Case studies

As part of the FTSU Index three case studies were released, where NHS trusts expanded on the work they had done to improve working culture. The three NHS trusts selected included Isle of Wight NHS Trust, East Midlands Ambulance Service and South Tees NHS Foundation Trust. The trusts were invited to explain in detail how they tackle barriers in working culture and any steps they had taken to improve their working environment.

Leisa Gardiner, FTSU Guardian, from Isle of Wight NHS Trust explained how the trust worked to improve their culture from the past year: “The past 12 months have proved challenging, coping with a pandemic, but by ensuring workers know how and where to raise concerns and that they are appropriately supported has led to deeper engagement.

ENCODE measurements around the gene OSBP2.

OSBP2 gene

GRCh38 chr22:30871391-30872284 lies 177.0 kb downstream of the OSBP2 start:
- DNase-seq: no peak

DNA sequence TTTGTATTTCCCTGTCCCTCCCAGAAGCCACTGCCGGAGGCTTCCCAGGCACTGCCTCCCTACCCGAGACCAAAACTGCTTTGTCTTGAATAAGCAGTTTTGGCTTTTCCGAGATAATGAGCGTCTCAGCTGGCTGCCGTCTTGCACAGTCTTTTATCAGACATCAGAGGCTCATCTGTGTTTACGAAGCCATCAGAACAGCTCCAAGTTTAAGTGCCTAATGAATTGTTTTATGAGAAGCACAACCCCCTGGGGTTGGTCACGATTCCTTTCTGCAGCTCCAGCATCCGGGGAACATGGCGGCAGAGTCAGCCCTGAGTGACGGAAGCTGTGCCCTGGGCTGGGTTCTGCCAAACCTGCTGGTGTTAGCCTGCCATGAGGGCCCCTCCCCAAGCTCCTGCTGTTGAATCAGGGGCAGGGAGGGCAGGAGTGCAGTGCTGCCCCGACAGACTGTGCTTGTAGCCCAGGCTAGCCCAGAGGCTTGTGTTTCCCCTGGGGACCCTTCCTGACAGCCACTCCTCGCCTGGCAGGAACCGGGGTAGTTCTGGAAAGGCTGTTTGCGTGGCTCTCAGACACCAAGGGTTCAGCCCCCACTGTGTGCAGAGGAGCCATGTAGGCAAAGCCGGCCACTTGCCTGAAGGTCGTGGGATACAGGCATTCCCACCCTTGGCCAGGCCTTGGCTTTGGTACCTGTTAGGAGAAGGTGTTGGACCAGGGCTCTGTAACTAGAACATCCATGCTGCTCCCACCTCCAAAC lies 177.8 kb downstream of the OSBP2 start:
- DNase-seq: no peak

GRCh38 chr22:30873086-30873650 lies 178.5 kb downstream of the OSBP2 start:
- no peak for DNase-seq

“During October’s Speak Up Month, I hosted Microsoft Teams sessions for workers focusing on the importance of speaking up and patient safety. I felt this was crucial at that time due to the pandemic as workers naturally were concerned about patient safety and their working environment. Sessions included understanding how Freedom to Speak Up can influence an open and inclusive culture, psychological safety at work, and ‘silence isn’t safe’ – involving our people to inspire an open, honest and just culture.”